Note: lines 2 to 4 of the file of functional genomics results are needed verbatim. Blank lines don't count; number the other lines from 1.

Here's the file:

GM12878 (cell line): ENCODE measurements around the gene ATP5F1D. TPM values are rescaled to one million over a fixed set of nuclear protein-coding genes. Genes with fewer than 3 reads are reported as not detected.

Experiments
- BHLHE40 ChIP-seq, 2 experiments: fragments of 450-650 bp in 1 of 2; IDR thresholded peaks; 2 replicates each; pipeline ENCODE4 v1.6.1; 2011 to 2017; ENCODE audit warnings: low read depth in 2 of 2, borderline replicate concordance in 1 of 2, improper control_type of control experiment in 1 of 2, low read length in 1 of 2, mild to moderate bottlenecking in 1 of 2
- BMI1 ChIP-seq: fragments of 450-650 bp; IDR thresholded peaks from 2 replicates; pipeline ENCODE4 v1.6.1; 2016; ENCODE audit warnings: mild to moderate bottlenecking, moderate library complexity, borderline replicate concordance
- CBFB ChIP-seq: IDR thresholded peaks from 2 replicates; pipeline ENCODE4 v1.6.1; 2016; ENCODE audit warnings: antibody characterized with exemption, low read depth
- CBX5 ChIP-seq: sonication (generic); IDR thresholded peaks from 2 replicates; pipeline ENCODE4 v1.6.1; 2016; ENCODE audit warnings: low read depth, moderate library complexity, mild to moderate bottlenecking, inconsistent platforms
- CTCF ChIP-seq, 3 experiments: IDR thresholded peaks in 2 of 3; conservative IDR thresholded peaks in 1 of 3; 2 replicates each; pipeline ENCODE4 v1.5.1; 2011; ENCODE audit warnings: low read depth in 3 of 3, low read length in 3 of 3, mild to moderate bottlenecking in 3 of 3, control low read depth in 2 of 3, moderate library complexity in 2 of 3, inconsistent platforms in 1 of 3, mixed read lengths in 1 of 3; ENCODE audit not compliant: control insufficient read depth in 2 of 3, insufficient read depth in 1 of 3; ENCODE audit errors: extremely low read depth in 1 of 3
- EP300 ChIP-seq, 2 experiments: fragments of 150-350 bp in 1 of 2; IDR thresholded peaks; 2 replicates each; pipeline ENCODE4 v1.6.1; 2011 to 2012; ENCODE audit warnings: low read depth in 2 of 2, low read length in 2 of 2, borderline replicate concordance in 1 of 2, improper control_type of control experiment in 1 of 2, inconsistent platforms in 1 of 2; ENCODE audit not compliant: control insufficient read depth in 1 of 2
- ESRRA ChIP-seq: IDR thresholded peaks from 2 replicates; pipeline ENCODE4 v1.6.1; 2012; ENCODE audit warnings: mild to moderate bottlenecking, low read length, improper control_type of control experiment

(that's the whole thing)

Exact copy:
Experiments
- BHLHE40 ChIP-seq, 2 experiments: fragments of 450-650 bp in 1 of 2; IDR thresholded peaks; 2 replicates each; pipeline ENCODE4 v1.6.1; 2011 to 2017; ENCODE audit warnings: low read depth in 2 of 2, borderline replicate concordance in 1 of 2, improper control_type of control experiment in 1 of 2, low read length in 1 of 2, mild to moderate bottlenecking in 1 of 2
- BMI1 ChIP-seq: fragments of 450-650 bp; IDR thresholded peaks from 2 replicates; pipeline ENCODE4 v1.6.1; 2016; ENCODE audit warnings: mild to moderate bottlenecking, moderate library complexity, borderline replicate concordance